Keith Meister, managing director of the Icahn investment funds, will serve on the board immediately, Motorola said. Meister, whose nomination by Icahn was earlier rejected by the company, and William Hambrecht, chief executive of WR Hambrecht & Co, will be nominated for election to Motorola's board.
The settlement with Icahn, Motorola's second-largest shareholder whose firm owns about 6.4 percent of Motorola shares, ends what Icahn called a "distracting" proxy fight.
Motorola has also agreed to seek input from the activist investor regarding the company's decision to split off its cell phone business and its search for a new chief executive for the division.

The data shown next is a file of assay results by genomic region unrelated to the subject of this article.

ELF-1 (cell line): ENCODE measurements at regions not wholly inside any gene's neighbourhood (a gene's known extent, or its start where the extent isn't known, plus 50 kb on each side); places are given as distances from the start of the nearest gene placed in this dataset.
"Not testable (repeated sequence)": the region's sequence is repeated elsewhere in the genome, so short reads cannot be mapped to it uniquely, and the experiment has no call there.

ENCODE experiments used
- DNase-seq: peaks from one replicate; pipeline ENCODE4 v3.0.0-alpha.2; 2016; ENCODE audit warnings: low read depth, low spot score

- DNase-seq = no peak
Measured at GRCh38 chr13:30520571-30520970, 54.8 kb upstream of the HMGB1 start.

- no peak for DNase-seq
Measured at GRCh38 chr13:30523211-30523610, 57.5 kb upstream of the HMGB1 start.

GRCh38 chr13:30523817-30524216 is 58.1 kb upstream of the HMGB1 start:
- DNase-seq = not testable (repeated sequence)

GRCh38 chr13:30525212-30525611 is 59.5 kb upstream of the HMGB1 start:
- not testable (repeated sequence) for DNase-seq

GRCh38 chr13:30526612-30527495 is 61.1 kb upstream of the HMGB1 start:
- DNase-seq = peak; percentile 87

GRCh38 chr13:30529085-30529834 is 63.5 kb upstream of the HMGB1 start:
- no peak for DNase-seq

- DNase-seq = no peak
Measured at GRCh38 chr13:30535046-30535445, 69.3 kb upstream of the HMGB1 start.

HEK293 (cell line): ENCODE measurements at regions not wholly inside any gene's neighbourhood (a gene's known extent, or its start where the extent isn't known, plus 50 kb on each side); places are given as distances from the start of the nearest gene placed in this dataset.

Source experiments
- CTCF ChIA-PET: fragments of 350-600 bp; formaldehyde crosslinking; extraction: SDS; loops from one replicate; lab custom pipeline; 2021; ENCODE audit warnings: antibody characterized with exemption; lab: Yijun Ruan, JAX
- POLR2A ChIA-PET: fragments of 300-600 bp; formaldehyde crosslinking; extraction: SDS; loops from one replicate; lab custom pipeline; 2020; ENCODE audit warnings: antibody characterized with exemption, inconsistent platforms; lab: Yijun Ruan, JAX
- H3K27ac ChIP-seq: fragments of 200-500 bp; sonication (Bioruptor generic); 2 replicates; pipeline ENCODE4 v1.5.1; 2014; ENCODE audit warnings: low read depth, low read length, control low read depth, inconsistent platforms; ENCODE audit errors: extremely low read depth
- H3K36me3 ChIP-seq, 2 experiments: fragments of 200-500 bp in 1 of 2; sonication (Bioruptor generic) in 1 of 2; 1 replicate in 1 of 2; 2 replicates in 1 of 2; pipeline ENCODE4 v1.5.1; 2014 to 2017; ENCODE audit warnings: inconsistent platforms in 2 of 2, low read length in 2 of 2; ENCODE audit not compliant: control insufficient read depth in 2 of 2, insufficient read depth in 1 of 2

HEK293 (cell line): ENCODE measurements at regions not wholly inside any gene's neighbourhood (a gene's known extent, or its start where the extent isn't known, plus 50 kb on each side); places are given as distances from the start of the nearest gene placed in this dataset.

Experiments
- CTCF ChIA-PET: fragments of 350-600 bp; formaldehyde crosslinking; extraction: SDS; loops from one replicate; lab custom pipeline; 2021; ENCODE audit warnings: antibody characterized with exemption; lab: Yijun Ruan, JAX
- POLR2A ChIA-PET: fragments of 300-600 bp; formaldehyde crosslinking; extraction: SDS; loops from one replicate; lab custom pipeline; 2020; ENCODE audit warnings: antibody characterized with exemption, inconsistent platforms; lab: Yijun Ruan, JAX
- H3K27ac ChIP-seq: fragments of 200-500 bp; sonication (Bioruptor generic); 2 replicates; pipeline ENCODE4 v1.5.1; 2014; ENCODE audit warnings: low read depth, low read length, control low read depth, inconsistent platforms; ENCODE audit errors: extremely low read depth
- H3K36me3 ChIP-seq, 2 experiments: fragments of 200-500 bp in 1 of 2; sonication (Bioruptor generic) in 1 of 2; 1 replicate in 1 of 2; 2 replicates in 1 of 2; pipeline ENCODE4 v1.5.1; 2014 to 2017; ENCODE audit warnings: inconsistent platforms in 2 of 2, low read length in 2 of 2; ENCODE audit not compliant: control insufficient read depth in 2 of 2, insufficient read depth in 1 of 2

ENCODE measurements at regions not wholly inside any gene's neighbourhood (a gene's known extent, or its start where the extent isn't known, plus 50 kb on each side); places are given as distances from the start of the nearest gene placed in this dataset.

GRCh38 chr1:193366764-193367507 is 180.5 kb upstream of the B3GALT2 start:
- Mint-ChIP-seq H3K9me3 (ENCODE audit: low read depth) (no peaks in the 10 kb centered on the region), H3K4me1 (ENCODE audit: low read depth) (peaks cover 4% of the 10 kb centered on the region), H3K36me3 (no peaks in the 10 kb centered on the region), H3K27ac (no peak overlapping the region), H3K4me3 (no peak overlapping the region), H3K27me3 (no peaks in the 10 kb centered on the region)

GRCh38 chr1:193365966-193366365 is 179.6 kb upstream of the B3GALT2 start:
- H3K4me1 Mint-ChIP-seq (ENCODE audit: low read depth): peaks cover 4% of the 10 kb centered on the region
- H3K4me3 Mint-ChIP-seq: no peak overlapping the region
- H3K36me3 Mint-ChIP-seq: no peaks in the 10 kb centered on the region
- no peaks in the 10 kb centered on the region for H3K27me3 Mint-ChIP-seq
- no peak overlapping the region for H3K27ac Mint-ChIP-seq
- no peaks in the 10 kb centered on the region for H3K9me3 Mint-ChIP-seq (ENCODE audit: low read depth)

The Motorola board "has also taken an important step forward for corporate governance in that the separated company which includes Mobile Devices will be essentially free from poison pills and staggered boards, both of which, in my opinion, serve to make democracy a travesty in corporate America," Icahn said in a statement.
Motorola shares rose 29 cents to $9.96 in early trading on the New York Stock Exchange.